It is no secret that consumers are demanding more from businesses. Nor is it a surprise that society has dramatically altered due to the rise of connected devices.
But while we may accept these changes, when we quantify them into dollars, it is clear this is a major challenge for many businesses.
At the end of last year, global digital strategy firm Accenture Interactive released its latest update on the state of customer experience, uncovering some unnerving statistics. Customer switching to other service providers is costing American businesses a whopping $6.2 trillion a year, up from $4.9 trillion in 2010. This spike, according to Accenture, is attributed to the external trends mentioned above.
Over half of US consumers reported switching providers because of poor service. However, 80 percent of those that switched said they wouldn't have if their problem had been better resolved.
But good service is not limited to face-to-face interactions, as Accenture argues. Nowadays, every consumer is a digital customer. And while 24 per cent of consumers may demand more digital channels from providers, many businesses are looking at the digital revolution wrong.
McKinsey & Company addressed these issues back in 2014, stating that "tools and standards are changing faster than companies can react." However, two years on we are seeing a new problem arise.
Businesses are breaking the fundamental rule of marketing by over-promising and under-delivering, suggested Accenture. They are trying to keep up with new trending technologies, but in the flurry they are forgetting about remaining consistent.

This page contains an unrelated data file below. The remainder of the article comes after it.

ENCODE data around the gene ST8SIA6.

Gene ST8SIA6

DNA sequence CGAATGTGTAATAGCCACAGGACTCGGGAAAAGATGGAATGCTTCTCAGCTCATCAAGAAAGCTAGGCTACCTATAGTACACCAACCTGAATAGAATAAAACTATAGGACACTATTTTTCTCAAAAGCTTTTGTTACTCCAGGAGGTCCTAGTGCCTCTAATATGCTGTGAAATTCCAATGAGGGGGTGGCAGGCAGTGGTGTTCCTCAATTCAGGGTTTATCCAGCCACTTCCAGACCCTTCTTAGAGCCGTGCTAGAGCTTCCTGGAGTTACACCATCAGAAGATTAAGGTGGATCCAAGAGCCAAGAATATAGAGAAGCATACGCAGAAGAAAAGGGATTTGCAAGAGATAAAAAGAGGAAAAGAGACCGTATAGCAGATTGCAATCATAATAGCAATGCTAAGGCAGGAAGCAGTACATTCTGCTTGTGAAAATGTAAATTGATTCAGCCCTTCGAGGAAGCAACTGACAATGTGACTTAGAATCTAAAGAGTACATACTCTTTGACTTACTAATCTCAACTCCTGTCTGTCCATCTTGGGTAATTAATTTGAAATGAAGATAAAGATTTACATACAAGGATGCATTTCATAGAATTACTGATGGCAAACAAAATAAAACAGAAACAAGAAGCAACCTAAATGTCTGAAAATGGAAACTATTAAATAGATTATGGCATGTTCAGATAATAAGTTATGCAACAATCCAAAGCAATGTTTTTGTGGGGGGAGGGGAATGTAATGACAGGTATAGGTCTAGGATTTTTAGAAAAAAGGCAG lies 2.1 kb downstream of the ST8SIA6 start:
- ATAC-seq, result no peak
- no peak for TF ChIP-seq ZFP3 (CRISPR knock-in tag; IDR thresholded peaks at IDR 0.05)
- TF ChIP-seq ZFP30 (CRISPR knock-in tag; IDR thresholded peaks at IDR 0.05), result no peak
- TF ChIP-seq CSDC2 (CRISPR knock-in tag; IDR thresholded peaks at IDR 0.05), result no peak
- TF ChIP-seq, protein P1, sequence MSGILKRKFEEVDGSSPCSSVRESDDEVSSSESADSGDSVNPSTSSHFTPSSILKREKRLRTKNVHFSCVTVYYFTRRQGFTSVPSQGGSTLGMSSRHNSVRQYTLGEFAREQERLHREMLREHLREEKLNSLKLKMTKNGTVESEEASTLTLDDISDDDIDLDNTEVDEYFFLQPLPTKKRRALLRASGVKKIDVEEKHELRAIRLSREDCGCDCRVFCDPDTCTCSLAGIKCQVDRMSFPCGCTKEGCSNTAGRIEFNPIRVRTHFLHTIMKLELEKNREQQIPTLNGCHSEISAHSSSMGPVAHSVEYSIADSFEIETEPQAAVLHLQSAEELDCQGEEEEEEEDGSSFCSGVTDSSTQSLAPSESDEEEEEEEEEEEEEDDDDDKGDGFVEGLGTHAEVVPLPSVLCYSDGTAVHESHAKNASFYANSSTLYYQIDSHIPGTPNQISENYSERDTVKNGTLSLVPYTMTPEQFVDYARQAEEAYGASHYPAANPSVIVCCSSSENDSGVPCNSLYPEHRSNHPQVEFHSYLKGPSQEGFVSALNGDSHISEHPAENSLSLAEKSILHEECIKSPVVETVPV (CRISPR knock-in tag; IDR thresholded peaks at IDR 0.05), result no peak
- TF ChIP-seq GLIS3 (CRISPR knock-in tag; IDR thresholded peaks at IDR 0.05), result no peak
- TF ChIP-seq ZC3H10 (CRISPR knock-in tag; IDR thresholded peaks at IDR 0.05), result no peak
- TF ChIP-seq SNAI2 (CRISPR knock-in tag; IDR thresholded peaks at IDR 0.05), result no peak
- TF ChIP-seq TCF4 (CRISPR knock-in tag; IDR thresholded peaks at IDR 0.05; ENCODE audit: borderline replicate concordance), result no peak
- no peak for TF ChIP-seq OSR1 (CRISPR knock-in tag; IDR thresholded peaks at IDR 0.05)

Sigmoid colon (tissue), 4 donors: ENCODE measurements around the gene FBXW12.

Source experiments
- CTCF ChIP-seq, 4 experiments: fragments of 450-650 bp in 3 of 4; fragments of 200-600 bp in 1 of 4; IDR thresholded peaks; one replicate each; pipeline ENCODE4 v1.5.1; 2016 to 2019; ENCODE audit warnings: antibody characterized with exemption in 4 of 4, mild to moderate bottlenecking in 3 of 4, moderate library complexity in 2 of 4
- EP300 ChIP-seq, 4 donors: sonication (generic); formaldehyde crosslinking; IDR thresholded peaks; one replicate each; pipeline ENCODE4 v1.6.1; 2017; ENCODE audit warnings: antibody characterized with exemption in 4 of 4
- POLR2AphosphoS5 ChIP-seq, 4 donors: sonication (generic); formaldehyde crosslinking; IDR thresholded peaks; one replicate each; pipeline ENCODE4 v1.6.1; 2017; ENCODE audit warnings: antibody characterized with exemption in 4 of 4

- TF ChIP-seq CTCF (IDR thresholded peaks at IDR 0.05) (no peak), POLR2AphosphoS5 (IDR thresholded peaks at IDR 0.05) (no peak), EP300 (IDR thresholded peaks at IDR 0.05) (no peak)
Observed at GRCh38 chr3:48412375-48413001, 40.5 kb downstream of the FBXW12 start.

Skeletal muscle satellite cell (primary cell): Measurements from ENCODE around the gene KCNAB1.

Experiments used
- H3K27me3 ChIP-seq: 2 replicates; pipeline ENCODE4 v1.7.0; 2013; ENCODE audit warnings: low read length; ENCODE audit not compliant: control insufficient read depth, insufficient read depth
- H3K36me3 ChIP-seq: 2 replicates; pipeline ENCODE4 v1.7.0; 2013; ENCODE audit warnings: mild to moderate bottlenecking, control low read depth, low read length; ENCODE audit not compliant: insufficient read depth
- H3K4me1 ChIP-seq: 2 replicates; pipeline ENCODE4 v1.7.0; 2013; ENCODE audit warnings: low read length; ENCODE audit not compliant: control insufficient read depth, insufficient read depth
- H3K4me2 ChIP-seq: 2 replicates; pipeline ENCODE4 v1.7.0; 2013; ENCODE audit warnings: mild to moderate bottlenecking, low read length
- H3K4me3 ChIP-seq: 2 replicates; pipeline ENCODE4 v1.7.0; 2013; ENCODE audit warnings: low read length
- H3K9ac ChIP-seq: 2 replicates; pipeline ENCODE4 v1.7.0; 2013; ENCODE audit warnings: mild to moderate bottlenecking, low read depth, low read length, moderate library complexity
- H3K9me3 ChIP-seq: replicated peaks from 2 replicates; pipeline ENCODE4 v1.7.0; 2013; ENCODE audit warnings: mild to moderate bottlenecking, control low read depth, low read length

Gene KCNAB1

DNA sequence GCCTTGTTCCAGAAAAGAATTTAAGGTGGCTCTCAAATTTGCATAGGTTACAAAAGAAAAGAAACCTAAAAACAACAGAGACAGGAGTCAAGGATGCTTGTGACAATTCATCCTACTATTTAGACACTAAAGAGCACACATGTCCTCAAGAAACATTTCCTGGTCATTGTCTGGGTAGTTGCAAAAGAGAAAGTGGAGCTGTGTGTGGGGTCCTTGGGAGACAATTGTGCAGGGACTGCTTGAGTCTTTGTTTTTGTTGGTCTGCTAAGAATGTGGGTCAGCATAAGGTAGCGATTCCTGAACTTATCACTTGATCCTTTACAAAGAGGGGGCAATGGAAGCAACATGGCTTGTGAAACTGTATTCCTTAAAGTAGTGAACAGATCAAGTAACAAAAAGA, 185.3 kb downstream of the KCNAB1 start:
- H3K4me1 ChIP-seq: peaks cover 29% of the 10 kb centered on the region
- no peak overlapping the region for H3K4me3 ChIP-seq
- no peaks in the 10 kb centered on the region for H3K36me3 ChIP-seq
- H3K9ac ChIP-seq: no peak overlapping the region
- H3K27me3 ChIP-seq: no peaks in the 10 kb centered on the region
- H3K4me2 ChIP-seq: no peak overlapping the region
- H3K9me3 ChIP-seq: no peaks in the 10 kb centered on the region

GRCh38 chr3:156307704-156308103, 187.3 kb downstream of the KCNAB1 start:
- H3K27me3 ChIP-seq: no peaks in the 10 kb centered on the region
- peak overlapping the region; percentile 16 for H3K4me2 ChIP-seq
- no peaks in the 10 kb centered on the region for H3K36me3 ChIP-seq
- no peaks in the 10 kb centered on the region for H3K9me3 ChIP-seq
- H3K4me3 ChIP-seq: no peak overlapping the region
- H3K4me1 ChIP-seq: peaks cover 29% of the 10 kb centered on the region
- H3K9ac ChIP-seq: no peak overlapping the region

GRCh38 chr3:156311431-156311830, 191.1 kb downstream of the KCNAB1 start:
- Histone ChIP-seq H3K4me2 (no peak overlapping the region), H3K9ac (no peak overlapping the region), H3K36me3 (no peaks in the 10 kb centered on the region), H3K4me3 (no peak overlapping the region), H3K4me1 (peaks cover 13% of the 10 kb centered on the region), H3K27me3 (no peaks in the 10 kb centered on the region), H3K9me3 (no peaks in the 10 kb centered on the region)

Even with good intentions, adding additional channels increases the risk of fragmenting the customer experience and delivering a less satisfactory level of service.
Adding additional channels increases the risk of fragmenting the customer experience.
Managing director of Accenture Interactive Anatoly Roytman built on the research finding that just 10 per cent of consumers feel businesses are able to cross the bridge between digital and traditional business effectively.
"Many companies have considerable ground to cover on their path to becoming digital enterprises," he said. "They're challenged with setting a digital vision and strategy, getting the right people in place, and measuring digital success."
This challenge marks an opportunity for Australian small business owners to, as explored by McKinsey & Company, discover, design and deliver a powerful customer experience. With Accenture finding 34 per cent of consumers are open to nontraditional players, thinking about how your customers actually behave right from the start is sure to serve you well.
Large business with rigid structures are often intimidated by major disruptions. Therefore, implementing a customer experience strategy at the time you set up your small business operation will put you in a position to drive sales and build a loyal customer base.